EconoBEE, leading B-BBEE into the future. We have been saying for a long time that the B-BBEE Act, B-BBEE codes and requirements are incredibly lenient. As acts go, it must be the most easy-going of all acts. This is by design, to try to encourage businesses to be compliant rather than wielding the big stick.
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The key principles of the B-BBEE codes is contained in code 000, statement 000, paragraph 2:
Para 2.2 states:
“In interpreting the provisions of the Codes, any reasonable interpretation consistent with the objectives of the Act and the B-BBEE Strategy must take precedence.”
This opens the door to allow any “reasonable” interpretation on the codes. It is only up to a measured entity to prove that their interpretation is reasonable to ensure that they earn the points claimed. Note how the codes state “must take precedence”. It does not say “may be taken into account”, or “could be taken into account”. The word must is an absolute. If my interpretation is reasonable, then I must be awarded the points. A verification agency must give this reasonable interpretation precedence over their usual interpretation.
An example of this application: An Exempt Micro Enterprise qualifies as such if they can prove that their turnover is below R5 million per annum. However the Codes state – Para 4.5 code 000 “Sufficient evidence of qualification as an exempted micro enterprise is an auditor’s certificate or similar certificate” which can be issued by an “accounting officer or verification agency”.
The codes are therefore saying that qualification for an EME is an auditors certificate or a similar certificate to an auditors certificate issued by an accounting officer, auditor or verification agency. If we consider what the codes are saying then proof is a certification of turnover. If an EME decided not to issue that letter but rather submit their audited accounts, it would be reasonable to accept that the company is an EME despite the lack of proof in the format the BEE Codes require. In this instance audited accounts ultimately meets the burden of proof for an EME.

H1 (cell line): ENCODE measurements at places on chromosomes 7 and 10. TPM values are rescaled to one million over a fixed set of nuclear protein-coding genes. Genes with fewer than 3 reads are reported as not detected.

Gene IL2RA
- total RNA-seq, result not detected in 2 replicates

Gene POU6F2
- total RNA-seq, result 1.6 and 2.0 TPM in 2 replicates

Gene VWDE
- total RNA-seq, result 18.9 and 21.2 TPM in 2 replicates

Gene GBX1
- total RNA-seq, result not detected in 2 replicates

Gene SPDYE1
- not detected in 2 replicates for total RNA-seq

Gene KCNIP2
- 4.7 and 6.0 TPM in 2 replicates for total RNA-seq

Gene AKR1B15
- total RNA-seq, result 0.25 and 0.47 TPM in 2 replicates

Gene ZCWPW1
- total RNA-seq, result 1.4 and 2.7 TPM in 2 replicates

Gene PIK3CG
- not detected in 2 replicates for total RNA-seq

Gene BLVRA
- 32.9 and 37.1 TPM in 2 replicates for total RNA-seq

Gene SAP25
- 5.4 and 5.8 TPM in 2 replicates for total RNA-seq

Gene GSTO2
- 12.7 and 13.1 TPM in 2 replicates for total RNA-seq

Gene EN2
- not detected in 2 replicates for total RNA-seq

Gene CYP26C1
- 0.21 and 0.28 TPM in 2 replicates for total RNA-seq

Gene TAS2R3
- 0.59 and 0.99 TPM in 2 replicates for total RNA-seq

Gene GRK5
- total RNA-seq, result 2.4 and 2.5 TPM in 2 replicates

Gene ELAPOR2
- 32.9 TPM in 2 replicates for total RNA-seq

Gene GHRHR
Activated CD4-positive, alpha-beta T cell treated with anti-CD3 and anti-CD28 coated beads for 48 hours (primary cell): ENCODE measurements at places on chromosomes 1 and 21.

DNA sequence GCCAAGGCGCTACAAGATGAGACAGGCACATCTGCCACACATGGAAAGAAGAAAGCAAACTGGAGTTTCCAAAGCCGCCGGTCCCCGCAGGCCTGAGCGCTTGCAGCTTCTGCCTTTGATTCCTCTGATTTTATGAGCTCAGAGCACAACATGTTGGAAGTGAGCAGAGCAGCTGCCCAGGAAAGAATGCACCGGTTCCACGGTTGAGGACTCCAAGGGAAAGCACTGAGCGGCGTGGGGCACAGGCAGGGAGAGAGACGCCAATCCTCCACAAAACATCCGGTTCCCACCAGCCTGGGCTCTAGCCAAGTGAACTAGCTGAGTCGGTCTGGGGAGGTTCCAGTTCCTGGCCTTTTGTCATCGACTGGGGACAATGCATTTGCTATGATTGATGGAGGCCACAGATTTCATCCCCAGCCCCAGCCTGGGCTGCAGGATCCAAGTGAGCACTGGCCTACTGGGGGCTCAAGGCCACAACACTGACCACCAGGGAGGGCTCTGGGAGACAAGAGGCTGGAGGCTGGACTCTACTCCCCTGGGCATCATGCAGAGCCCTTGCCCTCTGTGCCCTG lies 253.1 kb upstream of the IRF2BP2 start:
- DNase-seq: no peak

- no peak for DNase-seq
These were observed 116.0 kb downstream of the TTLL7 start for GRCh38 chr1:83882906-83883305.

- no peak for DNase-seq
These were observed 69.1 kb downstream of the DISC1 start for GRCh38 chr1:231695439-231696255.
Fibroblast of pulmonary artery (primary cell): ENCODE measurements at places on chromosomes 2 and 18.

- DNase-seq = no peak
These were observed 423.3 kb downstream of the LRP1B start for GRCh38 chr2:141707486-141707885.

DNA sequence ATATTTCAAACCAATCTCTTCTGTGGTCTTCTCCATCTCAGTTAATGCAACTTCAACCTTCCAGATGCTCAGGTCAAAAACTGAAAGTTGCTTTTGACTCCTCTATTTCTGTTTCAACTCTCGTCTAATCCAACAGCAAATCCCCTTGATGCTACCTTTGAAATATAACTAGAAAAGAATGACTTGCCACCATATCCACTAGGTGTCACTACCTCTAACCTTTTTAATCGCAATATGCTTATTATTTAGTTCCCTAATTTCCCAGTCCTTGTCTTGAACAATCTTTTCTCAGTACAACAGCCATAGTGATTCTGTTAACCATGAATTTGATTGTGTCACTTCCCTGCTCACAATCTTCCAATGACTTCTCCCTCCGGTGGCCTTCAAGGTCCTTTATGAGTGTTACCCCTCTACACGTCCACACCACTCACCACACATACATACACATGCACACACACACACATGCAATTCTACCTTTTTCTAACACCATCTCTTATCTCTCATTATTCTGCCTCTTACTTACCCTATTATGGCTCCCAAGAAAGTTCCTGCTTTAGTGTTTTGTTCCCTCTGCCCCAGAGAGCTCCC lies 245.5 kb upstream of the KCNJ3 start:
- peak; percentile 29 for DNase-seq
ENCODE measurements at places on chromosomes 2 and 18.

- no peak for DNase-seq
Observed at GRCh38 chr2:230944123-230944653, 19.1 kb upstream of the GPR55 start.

There are many areas to the codes that are unclear. Some people call them errors. One estimate was that there are more than 100 areas of confusion/errors on the codes. Key principle 2.2 should be able to clear this up. It does mean that many entities can have the exact same BEE activity, and some will earn the points because they have proved to their verification agency that their interpretation is reasonable and in-line with the act and strategy and others will not earn the points because they did not.
The codes seem to be saying that it is almost more important that an entity should apply its mind to the codes, to understand them and the strategy, than simply running out and buying cheap points. We made this point in a newsletter a few years back when we used the analogy to quantum physics – the act of observing your BEE status, and being aware of the codes, act and strategy will automatically increase your points.
During the verification process a company needs to justify why it is claiming the points. If it can prove that its activities are consistent with the B-BBEE act and the B-BBEE strategy then it will earn the points.
Part of the preamble to the B-BBEE act states: